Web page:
A recent study assesses a smoking intervention for people with cancer.
It is no secret that smoking is bad for health — smoking, and exposure to tobacco top the causes of premature, preventable death in the United States.
According to the , smoking causes 480,000 deaths a year, or approximately 1 in 5 premature deaths.
Of those deaths, are due to cancer, including cancers of the lung, mouth, bladder, colon, and pancreas; smoking takes its toll on almost every organ in the body.
Once someone receives a cancer diagnosis, they may still find quitting tobacco challenging. However, giving up could significantly improve their outcome.
"[Q]uitting at [the] time of diagnosis increases the chance of survival by 30% to 40%. Patients also have less chance of a recurrence or secondary cancer if they quit," explains Diane Beneventi, Ph.D., one of the authors of a recent study.
Testing the Tobacco Treatment Program
The recent study concludes that a comprehensive treatment program can help people diagnosed with cancer give up smoking successfully and stay away from tobacco.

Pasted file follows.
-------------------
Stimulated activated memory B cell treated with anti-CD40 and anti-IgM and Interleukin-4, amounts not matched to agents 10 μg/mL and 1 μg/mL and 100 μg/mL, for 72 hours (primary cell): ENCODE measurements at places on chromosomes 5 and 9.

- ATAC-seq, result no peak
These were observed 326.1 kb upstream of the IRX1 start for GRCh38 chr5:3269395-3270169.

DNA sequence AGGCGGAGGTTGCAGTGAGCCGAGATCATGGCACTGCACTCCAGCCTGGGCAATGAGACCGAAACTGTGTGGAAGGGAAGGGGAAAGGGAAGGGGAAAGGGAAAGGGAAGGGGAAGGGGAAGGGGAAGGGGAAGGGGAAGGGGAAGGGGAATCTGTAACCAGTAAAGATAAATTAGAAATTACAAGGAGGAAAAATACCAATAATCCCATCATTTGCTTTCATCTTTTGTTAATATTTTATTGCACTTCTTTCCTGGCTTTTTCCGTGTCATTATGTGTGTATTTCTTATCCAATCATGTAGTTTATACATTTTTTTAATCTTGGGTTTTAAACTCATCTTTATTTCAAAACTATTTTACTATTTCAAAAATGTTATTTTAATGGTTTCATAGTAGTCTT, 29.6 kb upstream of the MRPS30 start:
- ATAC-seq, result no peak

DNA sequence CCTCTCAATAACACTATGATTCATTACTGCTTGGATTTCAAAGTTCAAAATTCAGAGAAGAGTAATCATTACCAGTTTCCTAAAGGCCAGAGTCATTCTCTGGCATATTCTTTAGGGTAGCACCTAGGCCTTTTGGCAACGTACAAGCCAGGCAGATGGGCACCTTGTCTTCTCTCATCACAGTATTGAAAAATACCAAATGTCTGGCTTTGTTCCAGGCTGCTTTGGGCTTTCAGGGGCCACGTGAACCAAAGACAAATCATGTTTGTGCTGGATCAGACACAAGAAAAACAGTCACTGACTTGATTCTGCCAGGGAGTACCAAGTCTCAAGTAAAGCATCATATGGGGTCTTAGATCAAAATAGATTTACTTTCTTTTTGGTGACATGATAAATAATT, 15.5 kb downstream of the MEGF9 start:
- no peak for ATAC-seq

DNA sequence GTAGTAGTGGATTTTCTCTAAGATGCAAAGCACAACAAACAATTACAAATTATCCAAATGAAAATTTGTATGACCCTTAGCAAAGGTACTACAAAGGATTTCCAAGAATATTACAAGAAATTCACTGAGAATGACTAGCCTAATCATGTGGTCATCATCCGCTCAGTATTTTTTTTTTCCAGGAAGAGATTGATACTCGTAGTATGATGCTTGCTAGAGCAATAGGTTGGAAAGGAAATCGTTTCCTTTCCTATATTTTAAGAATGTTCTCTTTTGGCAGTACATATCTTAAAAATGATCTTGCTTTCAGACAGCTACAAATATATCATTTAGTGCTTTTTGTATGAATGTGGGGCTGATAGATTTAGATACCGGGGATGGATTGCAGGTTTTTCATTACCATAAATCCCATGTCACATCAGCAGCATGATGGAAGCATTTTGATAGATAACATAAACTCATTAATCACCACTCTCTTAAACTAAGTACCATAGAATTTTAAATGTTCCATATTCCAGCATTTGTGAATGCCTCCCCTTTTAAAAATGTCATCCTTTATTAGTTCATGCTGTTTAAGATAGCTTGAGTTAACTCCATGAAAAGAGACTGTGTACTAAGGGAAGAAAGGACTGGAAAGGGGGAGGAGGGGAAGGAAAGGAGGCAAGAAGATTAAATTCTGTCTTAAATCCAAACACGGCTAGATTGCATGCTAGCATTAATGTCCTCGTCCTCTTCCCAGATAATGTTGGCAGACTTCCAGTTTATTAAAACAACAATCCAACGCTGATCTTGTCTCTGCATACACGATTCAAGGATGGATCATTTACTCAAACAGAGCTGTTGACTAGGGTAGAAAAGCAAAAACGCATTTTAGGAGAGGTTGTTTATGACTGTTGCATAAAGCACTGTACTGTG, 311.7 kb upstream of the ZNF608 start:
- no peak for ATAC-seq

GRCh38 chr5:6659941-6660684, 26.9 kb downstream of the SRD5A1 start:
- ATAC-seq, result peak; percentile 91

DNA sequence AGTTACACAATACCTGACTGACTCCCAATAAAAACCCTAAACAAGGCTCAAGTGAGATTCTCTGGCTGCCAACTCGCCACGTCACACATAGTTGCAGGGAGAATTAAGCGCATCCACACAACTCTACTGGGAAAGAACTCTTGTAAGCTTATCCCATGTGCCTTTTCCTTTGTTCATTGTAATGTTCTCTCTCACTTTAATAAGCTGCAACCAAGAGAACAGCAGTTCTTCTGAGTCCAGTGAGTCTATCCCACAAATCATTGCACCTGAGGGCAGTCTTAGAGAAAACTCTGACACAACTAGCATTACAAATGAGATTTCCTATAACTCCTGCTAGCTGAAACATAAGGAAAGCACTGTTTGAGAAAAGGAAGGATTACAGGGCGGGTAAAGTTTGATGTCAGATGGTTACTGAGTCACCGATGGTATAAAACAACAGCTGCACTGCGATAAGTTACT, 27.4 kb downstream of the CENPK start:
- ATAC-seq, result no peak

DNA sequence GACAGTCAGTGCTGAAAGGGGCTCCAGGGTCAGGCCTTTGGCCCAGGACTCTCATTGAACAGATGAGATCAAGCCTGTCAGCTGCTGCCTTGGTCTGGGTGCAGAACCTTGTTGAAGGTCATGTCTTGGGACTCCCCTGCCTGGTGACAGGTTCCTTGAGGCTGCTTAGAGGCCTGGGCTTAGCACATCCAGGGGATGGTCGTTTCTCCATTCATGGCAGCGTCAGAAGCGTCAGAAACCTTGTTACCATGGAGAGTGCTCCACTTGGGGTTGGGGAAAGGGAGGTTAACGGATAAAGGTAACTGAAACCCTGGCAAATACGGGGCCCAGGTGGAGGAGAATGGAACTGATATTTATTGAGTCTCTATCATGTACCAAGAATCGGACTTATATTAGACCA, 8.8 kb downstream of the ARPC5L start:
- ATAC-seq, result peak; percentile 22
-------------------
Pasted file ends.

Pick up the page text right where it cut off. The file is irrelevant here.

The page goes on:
Researchers at the University of Texas MD Anderson Cancer Center in Houston analyzed 3,245 smokers who took part in their Tobacco Treatment Program from 2006–2015.
The intervention includes a customized program geared to the individual needs of the nearly 1,200 people who agree to participate each year. Participants are offered nicotine replacement therapy, medication, and emotional support through counseling sessions.
Program director, Dr. Maher Karam-Hage, explains what the Tobacco Treatment Program entails:
"We tailor nicotine replacement therapy, non-nicotine medications, and [a] combination of these as recommendations to each individual and provide support through behavioral counseling sessions over 8–12 weeks following their initial consultation."